You’ll have to read the book. 



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Unlikely Rare Books: Sailor Moon

Back when I started college and got my first credit card, I built a pretty impressive manga collection. But when I finished college and had to pay that credit card bill, I sold most of my books and only kept the sets that I thought were particularly nifty.

One of the things that I kept was Naoko Takeuchi’s 18 volume Sailor Moon, which (in the English version at least) contains three titles: Sailor Moon (vols. 1 – 11), Sailor Moon Super S (or Supers, or SuperS, vols. 1 – 4), and Sailor Moon Stars (vols. 1 – 3).


And boy, am I glad I kept these. And that I kept them in super pristine “I’m a librarian” condition. Why? Because they’re out of print, and have been for a few years now. Suddenly I’ve become a rare book collector.

I know. Sailor Moon. Really. Who’d have thought it?

Of course, a rare book is only as valuable as what someone is willing to pay for it. So if you think you have a rare book and you want to see what it’s worth, where do you go?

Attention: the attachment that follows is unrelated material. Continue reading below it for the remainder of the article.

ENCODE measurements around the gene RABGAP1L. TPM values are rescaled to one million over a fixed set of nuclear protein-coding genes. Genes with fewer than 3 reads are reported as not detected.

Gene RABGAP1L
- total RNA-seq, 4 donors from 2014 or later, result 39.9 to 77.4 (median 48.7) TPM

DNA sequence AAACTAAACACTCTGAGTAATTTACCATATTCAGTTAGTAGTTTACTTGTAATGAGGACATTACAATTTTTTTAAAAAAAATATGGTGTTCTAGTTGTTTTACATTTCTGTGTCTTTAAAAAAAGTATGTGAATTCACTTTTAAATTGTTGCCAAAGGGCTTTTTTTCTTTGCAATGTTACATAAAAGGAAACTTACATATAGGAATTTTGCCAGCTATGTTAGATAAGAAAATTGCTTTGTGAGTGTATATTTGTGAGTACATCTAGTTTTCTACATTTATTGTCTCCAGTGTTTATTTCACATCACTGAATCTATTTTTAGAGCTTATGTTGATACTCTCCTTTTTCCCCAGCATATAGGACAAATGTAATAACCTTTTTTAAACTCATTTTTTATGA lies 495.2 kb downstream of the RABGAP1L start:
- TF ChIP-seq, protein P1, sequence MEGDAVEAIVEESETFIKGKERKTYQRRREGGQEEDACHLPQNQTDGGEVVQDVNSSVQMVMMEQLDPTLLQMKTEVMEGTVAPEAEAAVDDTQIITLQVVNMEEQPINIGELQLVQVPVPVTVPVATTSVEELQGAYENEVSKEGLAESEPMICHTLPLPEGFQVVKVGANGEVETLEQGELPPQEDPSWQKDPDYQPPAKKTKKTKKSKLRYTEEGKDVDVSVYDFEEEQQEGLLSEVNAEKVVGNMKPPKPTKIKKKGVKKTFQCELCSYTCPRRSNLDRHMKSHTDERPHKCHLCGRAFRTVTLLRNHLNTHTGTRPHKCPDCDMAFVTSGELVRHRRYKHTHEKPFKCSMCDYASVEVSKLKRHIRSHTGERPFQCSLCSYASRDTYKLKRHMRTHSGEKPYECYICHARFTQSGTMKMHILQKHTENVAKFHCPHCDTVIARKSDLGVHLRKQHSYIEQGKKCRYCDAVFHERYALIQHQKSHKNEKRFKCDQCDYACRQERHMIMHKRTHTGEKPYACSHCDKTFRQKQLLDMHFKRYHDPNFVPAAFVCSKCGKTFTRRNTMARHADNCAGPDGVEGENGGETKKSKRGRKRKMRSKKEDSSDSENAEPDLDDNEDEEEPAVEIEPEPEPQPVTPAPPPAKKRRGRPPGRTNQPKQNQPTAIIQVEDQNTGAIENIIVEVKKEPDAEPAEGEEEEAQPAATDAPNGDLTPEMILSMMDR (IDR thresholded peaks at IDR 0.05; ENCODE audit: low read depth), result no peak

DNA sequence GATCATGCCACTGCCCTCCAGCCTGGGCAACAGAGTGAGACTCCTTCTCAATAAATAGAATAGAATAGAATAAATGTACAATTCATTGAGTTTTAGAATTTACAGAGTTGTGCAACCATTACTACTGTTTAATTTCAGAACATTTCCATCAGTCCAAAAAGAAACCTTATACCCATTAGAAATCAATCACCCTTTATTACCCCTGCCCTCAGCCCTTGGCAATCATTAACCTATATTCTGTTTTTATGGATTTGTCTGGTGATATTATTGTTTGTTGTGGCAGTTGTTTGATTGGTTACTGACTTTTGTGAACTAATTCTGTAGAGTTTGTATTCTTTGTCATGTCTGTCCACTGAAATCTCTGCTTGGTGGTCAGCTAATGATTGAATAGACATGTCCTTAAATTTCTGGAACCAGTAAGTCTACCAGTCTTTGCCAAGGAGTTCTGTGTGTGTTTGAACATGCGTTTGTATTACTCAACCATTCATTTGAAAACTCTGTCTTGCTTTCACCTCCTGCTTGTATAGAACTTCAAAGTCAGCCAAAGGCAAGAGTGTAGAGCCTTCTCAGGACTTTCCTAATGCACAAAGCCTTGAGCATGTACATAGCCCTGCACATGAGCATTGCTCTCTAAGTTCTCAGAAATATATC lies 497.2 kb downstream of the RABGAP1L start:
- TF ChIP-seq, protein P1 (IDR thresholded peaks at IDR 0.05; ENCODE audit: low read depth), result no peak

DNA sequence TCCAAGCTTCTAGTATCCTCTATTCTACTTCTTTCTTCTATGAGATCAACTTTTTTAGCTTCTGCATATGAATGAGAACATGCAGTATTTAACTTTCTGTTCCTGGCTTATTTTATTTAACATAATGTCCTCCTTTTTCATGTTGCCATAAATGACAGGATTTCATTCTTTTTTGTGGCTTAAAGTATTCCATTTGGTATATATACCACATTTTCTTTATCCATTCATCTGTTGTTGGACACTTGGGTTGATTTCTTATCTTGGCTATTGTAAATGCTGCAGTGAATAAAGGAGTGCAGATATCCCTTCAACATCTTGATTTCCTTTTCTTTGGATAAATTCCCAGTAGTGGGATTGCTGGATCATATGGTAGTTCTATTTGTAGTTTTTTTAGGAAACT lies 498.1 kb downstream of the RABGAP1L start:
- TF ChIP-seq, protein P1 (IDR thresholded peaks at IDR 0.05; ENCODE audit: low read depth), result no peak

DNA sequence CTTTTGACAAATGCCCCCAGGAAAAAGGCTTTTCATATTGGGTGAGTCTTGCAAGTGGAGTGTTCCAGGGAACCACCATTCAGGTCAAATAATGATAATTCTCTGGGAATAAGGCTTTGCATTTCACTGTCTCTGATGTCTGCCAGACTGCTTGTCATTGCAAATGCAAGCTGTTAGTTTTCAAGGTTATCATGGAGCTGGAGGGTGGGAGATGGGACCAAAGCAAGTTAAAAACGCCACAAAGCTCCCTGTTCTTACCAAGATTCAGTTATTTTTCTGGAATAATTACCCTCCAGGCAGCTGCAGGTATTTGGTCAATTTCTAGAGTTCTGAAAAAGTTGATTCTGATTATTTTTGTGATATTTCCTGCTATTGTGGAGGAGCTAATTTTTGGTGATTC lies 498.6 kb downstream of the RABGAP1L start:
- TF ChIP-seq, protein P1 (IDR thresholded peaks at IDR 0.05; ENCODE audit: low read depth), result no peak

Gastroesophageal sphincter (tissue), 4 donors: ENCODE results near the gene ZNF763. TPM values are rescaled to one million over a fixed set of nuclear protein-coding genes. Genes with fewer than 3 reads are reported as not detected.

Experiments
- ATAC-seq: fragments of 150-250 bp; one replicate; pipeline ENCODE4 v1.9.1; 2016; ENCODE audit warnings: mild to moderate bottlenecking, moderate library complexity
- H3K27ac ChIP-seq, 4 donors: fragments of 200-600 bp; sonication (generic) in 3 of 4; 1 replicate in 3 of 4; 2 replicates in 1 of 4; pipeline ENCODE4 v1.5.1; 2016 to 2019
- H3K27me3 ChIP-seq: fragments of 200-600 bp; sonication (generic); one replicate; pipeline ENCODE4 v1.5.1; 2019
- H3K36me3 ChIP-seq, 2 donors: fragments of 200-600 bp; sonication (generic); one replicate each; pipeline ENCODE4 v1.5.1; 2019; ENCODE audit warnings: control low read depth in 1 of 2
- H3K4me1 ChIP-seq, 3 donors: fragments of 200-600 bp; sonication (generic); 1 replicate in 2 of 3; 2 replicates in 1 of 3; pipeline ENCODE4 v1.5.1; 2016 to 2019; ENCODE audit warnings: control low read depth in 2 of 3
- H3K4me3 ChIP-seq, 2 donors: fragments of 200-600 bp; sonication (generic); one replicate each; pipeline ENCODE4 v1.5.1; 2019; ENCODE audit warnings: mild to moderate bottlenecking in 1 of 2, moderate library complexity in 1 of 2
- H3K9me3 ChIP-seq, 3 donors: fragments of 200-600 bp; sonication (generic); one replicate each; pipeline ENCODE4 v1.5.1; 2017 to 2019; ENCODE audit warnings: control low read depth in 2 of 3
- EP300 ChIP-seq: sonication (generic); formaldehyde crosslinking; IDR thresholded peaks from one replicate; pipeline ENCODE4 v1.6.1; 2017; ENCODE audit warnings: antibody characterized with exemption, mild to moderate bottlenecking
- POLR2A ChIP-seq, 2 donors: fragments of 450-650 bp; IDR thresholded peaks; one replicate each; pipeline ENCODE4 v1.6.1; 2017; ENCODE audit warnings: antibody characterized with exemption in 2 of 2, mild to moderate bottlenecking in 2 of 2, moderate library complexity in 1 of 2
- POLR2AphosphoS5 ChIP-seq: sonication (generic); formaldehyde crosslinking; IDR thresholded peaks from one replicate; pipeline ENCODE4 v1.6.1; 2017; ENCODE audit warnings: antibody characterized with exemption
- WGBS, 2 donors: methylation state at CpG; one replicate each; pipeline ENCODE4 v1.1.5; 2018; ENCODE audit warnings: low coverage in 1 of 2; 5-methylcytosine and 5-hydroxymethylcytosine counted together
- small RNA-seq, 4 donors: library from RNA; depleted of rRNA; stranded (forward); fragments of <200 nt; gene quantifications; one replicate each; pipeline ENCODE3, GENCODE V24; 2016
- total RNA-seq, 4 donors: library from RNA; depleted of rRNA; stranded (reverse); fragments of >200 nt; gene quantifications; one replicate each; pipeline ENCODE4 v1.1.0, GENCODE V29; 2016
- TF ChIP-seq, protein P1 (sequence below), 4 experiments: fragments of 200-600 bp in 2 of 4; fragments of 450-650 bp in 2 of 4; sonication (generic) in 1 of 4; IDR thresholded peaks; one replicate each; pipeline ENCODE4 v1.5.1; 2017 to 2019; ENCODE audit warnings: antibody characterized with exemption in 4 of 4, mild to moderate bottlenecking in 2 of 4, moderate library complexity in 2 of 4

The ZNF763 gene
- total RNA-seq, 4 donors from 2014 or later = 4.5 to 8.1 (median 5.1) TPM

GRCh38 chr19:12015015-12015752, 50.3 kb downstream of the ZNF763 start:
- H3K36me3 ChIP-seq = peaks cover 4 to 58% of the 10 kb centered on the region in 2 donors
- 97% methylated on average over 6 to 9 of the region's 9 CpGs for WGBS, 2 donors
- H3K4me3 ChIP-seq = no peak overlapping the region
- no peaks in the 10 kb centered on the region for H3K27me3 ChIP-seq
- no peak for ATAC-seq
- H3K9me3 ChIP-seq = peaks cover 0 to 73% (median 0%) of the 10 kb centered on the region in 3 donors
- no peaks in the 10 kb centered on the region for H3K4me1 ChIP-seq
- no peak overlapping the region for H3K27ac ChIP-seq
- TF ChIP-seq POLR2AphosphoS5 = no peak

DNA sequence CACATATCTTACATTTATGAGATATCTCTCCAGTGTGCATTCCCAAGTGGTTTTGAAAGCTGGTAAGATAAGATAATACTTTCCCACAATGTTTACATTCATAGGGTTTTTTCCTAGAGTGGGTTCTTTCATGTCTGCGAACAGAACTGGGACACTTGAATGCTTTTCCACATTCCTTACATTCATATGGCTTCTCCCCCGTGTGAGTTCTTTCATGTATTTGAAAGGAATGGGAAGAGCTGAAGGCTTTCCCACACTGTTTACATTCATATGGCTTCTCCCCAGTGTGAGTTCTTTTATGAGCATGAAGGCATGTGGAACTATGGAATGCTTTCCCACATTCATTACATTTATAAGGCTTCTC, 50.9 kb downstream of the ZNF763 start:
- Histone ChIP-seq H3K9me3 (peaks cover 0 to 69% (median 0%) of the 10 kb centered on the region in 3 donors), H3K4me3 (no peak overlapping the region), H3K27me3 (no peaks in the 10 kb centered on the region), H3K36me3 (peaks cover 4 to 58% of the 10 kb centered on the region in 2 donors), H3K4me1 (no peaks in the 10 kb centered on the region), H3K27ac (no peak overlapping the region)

The easy way is to start on the internet with sites like these:

  • – One of my Sailor Moons goes for $145 here, but that’s pretty unusual.
  • – Prices here vary from $38 to…$1,499. Wow.
  • – About $25 here, which is the most reasonable.

Prices vary based on the condition of the books as well. For example, if you just want to read the darn things and not preserve them for the ages, you can easily get a copy for $10 or less.

If the internet is not for you, use the library’s trusty price guides (though I doubt you’ll find Sailor Moon in here):

And you can look under these subject headings:

Now that I know what Sailor Moon is really worth, you can bet your Silver Imperium Crystals that my books are insured and properly stored. And no, you can’t borrow them.